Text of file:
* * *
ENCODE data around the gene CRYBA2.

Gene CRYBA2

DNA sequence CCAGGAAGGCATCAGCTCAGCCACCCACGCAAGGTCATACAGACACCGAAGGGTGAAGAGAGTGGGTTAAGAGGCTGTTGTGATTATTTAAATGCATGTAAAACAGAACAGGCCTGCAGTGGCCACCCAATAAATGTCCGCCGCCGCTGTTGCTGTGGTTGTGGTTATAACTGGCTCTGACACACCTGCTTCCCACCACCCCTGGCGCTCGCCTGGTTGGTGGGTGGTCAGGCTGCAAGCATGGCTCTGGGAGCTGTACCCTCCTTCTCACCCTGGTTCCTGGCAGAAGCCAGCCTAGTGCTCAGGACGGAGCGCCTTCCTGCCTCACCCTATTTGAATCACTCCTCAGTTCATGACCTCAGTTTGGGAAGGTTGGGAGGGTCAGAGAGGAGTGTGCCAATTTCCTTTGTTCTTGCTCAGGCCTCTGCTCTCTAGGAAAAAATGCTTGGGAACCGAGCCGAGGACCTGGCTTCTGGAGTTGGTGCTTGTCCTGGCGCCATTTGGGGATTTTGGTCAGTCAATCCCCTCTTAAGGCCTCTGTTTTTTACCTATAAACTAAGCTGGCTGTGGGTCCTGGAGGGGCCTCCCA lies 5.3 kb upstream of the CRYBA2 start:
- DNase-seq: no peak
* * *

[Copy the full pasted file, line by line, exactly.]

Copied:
ENCODE data around the gene CRYBA2.

Gene CRYBA2

DNA sequence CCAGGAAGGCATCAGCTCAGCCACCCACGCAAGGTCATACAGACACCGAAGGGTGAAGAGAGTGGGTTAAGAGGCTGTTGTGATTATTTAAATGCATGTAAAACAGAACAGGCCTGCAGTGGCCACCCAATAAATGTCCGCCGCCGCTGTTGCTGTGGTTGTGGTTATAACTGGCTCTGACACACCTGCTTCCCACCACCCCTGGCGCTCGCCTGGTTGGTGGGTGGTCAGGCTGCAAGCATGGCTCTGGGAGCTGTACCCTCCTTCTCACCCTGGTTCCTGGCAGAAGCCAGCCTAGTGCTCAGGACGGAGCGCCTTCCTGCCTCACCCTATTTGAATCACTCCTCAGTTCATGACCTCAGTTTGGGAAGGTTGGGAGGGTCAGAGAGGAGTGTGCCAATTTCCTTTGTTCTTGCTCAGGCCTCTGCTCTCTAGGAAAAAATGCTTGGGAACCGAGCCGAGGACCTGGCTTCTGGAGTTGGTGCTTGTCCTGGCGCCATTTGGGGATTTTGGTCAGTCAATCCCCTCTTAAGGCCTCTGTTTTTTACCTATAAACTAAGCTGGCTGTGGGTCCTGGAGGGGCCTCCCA lies 5.3 kb upstream of the CRYBA2 start:
- DNase-seq: no peak